Parental choices in child care act of 1989
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Published by Congressional Research Service, Library of Congress in [Washington, D.C.] .
Written in English

Subjects:

  • Tax credits -- Law and legislation -- United States,
  • Employer-supported day care -- Taxation -- Law and legislation -- United States,
  • Family day care -- Law and legislation -- United States

Book details:

Edition Notes

StatementMarie B. Morris
SeriesMajor studies and issue briefs of the Congressional Research Service -- 1989-90, reel 1, fr. 00356
ContributionsLibrary of Congress. Congressional Research Service
The Physical Object
FormatMicroform
Pagination7 p.
ID Numbers
Open LibraryOL15457583M

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3 Child Care Choices, Consumer Education, and Low-income Families Acknowledgments/About the Authors 6 Introduction 7 I. Sources of Consumer Information on Child Care 9 A. Consumer choice and public subsidies for child care 10 The Family Support Act, 11 The Child Care and Development Block Grant, 11 The Title IV-A At-Risk Child Care Program, 12 B.   (3) This line of cases has been used to support significant parental choice in education, medical care, and other aspects of child rearing. (4) Parental autonomy is in large part based on a presumption that parents' and children's interests accord, that "natural bonds of affection lead parents to act in the best interests of their children.". Second only to the immediate family, child care is the context in which early development unfolds, starting in infancy and continuing through school entry for the vast majority of young children in the United States. It is the setting in which most children first learn to interact with other children on a regular basis, establish bonds with adults other than their parents, receive or fail to Cited by: 1. An exploration of parental preferences for child care services in Canada Article in Services Marketing Quarterly 39(1) January with Reads How we measure 'reads'.

  Parents of young people are often blamed for the delinquent behavior of their children. In some courts parents are even penalized for the antisocial conduct of their children (e.g., Bessant and Hil ; Drakeford ; Dundes ).Although lay as well as scholarly theories assume that a link between parenting and delinquency exists, clear conclusions concerning the magnitude of this link are Cited by:   This book examines the idea of 'parental responsibility' in English law and what is expected of a responsible parent. The scope of 'parental responsibility', a key concept in family law, is undefined and often ambiguous. Yet, to date, more attention has been paid to how individuals acquire parental responsibility than to the question of the rights, powers, duties and responsibilities they have. The key legal and ethical factors doctors need to consider when making decisions about children and young people. More detailed guidance on some of the more sensitive issues that can arise – for example, disputes, child safeguarding concerns, and access to sexual health services. Child-rearing attitudes are cognitions that predispose an individual to act either positively or negatively toward a child. Attitudes most frequently considered involve the degree of warmth and acceptance or coldness and rejection that exists in the parent-child relationship, as well as the extent to which parents are permissive or restrictive.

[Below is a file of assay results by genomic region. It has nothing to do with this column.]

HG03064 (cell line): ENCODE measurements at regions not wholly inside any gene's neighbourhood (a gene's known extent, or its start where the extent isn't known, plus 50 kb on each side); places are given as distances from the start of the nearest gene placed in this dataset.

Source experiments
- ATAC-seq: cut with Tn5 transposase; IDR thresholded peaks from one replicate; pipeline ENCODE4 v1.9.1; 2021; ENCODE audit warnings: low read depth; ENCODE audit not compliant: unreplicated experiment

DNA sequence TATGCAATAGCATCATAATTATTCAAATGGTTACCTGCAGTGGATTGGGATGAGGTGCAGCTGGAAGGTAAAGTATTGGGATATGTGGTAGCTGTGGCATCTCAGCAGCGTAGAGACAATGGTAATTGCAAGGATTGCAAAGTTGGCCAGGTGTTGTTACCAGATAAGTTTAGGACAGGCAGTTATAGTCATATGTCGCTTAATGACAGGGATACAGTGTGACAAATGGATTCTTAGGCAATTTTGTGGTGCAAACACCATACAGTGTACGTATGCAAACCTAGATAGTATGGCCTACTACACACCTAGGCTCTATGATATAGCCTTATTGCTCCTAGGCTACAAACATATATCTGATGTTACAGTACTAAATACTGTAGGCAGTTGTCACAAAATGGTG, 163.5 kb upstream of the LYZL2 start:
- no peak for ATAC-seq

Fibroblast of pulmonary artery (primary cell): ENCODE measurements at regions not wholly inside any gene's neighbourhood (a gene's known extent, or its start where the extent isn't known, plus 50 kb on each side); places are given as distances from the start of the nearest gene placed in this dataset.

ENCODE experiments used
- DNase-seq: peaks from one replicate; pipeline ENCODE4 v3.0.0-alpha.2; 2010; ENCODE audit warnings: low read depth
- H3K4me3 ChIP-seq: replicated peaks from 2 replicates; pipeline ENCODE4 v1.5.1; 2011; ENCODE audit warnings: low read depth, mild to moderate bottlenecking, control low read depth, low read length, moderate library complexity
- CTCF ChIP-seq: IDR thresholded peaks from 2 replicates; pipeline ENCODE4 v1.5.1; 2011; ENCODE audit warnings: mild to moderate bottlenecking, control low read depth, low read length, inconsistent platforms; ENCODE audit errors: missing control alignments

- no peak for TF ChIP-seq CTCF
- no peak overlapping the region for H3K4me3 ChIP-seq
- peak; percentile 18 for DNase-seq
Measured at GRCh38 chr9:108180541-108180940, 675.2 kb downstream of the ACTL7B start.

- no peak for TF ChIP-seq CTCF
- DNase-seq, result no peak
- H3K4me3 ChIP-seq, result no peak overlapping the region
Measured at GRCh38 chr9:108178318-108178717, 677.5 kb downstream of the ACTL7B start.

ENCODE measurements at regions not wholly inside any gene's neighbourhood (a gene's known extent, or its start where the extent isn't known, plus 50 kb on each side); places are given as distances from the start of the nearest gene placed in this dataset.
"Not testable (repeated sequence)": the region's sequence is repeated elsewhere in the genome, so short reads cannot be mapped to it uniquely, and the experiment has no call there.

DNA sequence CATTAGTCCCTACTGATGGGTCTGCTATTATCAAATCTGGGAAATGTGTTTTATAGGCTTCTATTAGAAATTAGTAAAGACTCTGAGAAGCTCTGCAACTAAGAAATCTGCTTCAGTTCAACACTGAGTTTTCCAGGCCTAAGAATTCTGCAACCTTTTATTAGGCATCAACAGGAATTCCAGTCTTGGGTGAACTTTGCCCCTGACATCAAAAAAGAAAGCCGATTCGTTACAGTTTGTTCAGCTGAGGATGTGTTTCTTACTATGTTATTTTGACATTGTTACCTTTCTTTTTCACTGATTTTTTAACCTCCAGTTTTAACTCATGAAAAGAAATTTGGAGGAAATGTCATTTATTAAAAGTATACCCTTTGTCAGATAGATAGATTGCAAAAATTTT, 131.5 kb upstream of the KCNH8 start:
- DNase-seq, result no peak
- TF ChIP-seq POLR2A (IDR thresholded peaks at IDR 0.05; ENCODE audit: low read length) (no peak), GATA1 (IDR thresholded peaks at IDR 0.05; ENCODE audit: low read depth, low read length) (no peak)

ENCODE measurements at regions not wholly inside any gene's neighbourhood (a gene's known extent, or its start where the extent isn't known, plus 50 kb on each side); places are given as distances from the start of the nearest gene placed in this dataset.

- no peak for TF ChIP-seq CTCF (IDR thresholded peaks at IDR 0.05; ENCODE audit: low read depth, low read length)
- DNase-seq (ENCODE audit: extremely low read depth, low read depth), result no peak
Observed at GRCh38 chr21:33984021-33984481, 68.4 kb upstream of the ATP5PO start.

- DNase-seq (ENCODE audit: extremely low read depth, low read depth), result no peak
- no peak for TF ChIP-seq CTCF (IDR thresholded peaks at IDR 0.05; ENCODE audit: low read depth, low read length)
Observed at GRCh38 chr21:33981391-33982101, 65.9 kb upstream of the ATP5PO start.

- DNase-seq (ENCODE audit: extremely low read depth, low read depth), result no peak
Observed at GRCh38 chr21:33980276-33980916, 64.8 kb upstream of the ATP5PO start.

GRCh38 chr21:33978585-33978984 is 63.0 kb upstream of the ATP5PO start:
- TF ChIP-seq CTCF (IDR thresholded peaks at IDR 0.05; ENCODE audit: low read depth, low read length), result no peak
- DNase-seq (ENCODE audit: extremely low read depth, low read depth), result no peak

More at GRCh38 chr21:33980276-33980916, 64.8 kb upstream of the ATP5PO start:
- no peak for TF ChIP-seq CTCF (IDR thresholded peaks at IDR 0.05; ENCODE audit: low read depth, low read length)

The legal principle underpinning provision of health care for children (under 18s) in the United Kingdom is that their best interests (welfare) are paramount. Legal duties are defined both by statute—for example, the Children Act and the UK Human Rights Act —and by common law, which derives general principles from specific cases. 1 Introduction. Parents are among the most important people in the lives of young children. 1 From birth, children are learning and rely on mothers and fathers, as well as other caregivers acting in the parenting role, to protect and care for them and to chart a trajectory that promotes their overall well-being. While parents generally are filled with anticipation about their children’s. CHILD SUPPORT RULES. Support Rule 1. Adoption of Child Support Rules and Guidelines The Indiana Supreme Court hereby adopts the Indiana Child Support Guidelines, as drafted by the Judicial Administration Committee and adopted by the Board of the Judicial Conference of Indiana and all subsequent amendments thereto presented by the Domestic Relations Committee of the Judicial . In an emergency, where treatment is vital and waiting for parental consent would place the child at risk, treatment can proceed without consent. When consent can be overruled If a young person refuses treatment, which may lead to their death or a severe permanent injury, their decision can be overruled by the Court of Protection.